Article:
Blow the Trumpet in Zion
Blow the Shofar in Zion, and sound an alarm on My holy mountain! Let all the inhabitants of the land tremble, For the day of the LORD is coming; Surely it is near… (Joel 2:1)
The ancient biblical Fall feast times are upon us beginning with the Feast of Trumpets (Yom T’ruah). In more modern times the feast has also been recognized as Rosh Hashanah, the Jewish new year. This year, the Feast begins on Sunday evening at sunset in Jerusalem and marks the seventh month of the Hebrew calendar as the Holy month of Tishrei.
The significance of the Shofar blowing is seen as a sacred preparatory calling of the souls of believing Israel to wake up, repent and prepare for their pilgrim journey up to Jerusalem in order to appear before the Lord’s presence.
Furthermore, the blowing of the Shofar, begins a ten day period known as “Days of Awe” lasting until Yom Kippur-The Day of Atonement when God’s people weep and fast in repentance for 24 hours.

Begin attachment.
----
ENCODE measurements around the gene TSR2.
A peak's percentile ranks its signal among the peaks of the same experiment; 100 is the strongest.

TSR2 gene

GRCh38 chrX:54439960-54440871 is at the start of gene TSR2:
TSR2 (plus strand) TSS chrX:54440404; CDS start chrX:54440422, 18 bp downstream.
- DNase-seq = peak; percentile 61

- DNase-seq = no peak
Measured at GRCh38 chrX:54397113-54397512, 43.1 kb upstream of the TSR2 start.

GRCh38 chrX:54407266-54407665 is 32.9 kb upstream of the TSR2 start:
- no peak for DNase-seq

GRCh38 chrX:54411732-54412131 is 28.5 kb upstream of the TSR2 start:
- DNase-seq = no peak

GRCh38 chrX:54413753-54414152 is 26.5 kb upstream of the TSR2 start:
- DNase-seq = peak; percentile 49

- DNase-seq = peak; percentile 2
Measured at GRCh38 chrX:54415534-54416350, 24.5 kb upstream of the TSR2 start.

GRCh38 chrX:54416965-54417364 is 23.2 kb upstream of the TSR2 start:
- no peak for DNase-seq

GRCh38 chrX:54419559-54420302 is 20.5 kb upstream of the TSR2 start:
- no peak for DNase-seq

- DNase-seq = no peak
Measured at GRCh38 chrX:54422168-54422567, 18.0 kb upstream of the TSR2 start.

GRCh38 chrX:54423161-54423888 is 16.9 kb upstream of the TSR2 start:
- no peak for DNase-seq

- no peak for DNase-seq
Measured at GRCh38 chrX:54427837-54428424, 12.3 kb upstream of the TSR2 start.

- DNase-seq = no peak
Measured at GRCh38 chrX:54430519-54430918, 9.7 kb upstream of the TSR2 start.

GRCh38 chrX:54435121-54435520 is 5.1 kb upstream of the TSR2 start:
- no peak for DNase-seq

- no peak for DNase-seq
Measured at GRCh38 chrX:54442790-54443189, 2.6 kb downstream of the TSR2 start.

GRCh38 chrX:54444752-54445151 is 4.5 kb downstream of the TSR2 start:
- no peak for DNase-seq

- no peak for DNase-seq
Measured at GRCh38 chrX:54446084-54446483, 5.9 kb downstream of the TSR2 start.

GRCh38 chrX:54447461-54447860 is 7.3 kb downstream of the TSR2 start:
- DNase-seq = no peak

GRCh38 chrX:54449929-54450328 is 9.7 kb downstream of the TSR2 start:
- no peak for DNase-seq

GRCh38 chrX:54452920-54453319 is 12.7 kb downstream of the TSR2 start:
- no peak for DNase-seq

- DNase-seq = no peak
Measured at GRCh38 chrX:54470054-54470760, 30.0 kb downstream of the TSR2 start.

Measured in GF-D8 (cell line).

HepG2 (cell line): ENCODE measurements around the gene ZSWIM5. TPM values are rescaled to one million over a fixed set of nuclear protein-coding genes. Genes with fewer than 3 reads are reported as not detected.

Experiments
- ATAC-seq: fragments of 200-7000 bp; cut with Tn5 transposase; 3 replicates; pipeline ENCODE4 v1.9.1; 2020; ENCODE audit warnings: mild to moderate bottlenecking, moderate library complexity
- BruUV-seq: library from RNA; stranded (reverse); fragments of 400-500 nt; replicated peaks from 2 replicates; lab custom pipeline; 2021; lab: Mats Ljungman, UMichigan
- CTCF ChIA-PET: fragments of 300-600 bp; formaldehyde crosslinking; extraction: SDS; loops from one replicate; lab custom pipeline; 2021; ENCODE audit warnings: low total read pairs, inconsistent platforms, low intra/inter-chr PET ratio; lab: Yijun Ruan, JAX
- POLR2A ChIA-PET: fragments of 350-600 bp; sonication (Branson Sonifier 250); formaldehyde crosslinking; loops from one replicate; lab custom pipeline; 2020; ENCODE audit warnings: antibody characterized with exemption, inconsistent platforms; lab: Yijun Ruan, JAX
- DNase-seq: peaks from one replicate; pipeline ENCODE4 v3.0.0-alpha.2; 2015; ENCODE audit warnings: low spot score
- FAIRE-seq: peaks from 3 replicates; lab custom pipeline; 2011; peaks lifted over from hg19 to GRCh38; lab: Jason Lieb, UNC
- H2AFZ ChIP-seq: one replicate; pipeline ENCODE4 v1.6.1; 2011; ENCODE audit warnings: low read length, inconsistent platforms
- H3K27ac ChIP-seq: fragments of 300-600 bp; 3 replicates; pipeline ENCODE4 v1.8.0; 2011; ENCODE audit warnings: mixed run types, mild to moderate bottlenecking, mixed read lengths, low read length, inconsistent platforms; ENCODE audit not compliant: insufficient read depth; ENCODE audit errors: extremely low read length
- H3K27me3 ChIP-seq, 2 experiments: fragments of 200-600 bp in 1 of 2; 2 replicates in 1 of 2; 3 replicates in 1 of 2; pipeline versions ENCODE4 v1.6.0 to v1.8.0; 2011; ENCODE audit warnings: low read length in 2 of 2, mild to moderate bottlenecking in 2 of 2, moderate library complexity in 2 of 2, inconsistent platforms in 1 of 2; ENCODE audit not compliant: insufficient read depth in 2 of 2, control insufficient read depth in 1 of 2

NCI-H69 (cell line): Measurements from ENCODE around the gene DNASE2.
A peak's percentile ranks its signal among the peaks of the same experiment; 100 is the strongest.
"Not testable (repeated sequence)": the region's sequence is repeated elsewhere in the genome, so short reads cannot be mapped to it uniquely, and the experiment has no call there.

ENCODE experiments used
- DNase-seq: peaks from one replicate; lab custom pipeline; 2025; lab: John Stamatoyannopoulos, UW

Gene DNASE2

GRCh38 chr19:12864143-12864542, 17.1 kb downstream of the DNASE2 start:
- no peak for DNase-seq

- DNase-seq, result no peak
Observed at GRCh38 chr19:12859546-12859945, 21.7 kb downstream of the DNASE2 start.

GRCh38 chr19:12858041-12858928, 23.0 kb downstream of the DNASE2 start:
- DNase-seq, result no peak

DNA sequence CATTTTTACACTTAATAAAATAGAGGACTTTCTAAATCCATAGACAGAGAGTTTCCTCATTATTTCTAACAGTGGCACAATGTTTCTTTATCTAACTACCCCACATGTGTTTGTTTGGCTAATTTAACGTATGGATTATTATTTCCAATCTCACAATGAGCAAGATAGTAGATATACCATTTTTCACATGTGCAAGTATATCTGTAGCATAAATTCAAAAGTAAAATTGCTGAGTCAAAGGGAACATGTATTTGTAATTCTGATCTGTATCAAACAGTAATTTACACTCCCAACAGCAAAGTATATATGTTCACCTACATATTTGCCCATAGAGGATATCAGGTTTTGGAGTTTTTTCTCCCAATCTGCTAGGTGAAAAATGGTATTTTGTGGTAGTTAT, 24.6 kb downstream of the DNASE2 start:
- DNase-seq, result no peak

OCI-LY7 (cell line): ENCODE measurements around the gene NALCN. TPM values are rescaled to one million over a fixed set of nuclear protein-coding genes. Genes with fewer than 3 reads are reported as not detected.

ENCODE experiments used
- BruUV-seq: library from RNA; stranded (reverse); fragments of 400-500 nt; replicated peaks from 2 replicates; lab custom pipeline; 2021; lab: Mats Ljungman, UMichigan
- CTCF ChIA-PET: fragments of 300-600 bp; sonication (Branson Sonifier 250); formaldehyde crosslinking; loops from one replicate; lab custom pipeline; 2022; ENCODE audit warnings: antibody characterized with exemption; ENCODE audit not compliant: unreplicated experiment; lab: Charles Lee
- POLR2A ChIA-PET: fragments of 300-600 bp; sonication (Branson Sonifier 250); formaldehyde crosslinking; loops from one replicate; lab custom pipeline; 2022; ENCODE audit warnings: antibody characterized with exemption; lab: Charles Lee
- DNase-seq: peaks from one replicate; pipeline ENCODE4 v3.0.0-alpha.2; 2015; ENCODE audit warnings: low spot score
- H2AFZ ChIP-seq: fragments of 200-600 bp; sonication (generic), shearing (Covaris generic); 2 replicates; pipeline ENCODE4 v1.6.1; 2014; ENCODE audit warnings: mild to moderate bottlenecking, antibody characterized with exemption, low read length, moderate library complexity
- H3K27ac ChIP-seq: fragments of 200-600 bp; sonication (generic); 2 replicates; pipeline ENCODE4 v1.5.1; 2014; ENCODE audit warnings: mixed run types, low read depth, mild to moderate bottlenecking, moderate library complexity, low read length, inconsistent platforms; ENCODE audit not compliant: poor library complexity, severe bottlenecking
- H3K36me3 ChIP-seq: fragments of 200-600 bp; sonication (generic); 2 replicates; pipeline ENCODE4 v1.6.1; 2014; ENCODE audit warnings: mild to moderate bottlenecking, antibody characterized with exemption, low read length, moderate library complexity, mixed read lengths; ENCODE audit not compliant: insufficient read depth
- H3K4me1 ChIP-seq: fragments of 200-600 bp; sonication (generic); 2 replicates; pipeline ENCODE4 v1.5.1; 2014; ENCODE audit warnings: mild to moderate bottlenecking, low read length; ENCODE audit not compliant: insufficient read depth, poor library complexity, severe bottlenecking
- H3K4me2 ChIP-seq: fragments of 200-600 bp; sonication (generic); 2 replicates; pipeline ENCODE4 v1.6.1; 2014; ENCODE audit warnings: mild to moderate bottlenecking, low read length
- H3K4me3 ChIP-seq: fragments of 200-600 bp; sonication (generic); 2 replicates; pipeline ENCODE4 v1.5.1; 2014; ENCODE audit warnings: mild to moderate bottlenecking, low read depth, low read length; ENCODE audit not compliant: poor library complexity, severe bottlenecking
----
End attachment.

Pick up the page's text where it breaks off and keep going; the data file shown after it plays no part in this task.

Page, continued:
The Feast Of Trumpets/Rosh Hashanah is also viewed as a day of judgment — where God’s people examine their lives for sin, and then have the following ten days to make peace with those whom they have hurt, or broken promises with especially with the Lord. It is the time to cast away sin, as symbolized by the traditional act of Tashlich (‘to cast’) in which people visit a body of moving water and cast bread crumbs into the water, a tradition originating from the words of the prophet Micah…
He will turn again, he will have mercy on us; he will subdue our iniquities; and will cast all our sins into the depths of the sea. (Micah 7:19)
Finally, the Feast Of Trumpets/Rosh Hashanah has also traditionally been linked to the resurrection of the dead. Perhaps Yeshua had the Feast of Trumpets in mind when he spoke of Israel’s gathering unto Himself in Math 24.
And he shall send his angels with a great sound of a trumpet, and they shall gather together his elect from the four winds, from one end of heaven to the other. (Matthew 24:31)